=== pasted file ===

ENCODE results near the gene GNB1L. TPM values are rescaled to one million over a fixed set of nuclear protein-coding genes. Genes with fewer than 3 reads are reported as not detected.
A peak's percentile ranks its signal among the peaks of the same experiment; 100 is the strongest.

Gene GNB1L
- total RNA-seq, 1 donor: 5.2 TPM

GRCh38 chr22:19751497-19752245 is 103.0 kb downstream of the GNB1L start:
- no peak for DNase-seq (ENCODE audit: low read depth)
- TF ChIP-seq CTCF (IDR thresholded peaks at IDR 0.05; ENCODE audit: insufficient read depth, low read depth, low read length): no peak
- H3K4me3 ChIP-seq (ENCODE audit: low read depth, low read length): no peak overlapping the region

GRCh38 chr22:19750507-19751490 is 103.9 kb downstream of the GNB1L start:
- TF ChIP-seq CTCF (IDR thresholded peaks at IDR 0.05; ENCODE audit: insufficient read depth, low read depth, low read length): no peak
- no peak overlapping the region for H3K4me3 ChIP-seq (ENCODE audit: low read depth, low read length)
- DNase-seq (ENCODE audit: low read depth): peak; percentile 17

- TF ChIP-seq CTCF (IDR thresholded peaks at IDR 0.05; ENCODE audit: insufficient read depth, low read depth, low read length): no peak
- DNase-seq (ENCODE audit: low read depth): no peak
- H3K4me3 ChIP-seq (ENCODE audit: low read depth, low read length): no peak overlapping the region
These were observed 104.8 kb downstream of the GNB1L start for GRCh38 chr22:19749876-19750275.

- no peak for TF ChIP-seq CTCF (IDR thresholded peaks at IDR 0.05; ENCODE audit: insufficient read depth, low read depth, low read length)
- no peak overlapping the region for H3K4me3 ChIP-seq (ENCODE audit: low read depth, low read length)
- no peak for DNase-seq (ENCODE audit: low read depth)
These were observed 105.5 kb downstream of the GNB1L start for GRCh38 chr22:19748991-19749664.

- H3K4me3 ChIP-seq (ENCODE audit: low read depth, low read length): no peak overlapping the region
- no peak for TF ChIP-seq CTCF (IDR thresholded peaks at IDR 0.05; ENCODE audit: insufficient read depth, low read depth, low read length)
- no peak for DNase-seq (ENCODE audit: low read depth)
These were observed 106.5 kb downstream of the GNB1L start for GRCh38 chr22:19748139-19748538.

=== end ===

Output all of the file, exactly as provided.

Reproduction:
ENCODE results near the gene GNB1L. TPM values are rescaled to one million over a fixed set of nuclear protein-coding genes. Genes with fewer than 3 reads are reported as not detected.
A peak's percentile ranks its signal among the peaks of the same experiment; 100 is the strongest.

Gene GNB1L
- total RNA-seq, 1 donor: 5.2 TPM

GRCh38 chr22:19751497-19752245 is 103.0 kb downstream of the GNB1L start:
- no peak for DNase-seq (ENCODE audit: low read depth)
- TF ChIP-seq CTCF (IDR thresholded peaks at IDR 0.05; ENCODE audit: insufficient read depth, low read depth, low read length): no peak
- H3K4me3 ChIP-seq (ENCODE audit: low read depth, low read length): no peak overlapping the region

GRCh38 chr22:19750507-19751490 is 103.9 kb downstream of the GNB1L start:
- TF ChIP-seq CTCF (IDR thresholded peaks at IDR 0.05; ENCODE audit: insufficient read depth, low read depth, low read length): no peak
- no peak overlapping the region for H3K4me3 ChIP-seq (ENCODE audit: low read depth, low read length)
- DNase-seq (ENCODE audit: low read depth): peak; percentile 17

- TF ChIP-seq CTCF (IDR thresholded peaks at IDR 0.05; ENCODE audit: insufficient read depth, low read depth, low read length): no peak
- DNase-seq (ENCODE audit: low read depth): no peak
- H3K4me3 ChIP-seq (ENCODE audit: low read depth, low read length): no peak overlapping the region
These were observed 104.8 kb downstream of the GNB1L start for GRCh38 chr22:19749876-19750275.

- no peak for TF ChIP-seq CTCF (IDR thresholded peaks at IDR 0.05; ENCODE audit: insufficient read depth, low read depth, low read length)
- no peak overlapping the region for H3K4me3 ChIP-seq (ENCODE audit: low read depth, low read length)
- no peak for DNase-seq (ENCODE audit: low read depth)
These were observed 105.5 kb downstream of the GNB1L start for GRCh38 chr22:19748991-19749664.

- H3K4me3 ChIP-seq (ENCODE audit: low read depth, low read length): no peak overlapping the region
- no peak for TF ChIP-seq CTCF (IDR thresholded peaks at IDR 0.05; ENCODE audit: insufficient read depth, low read depth, low read length)
- no peak for DNase-seq (ENCODE audit: low read depth)
These were observed 106.5 kb downstream of the GNB1L start for GRCh38 chr22:19748139-19748538.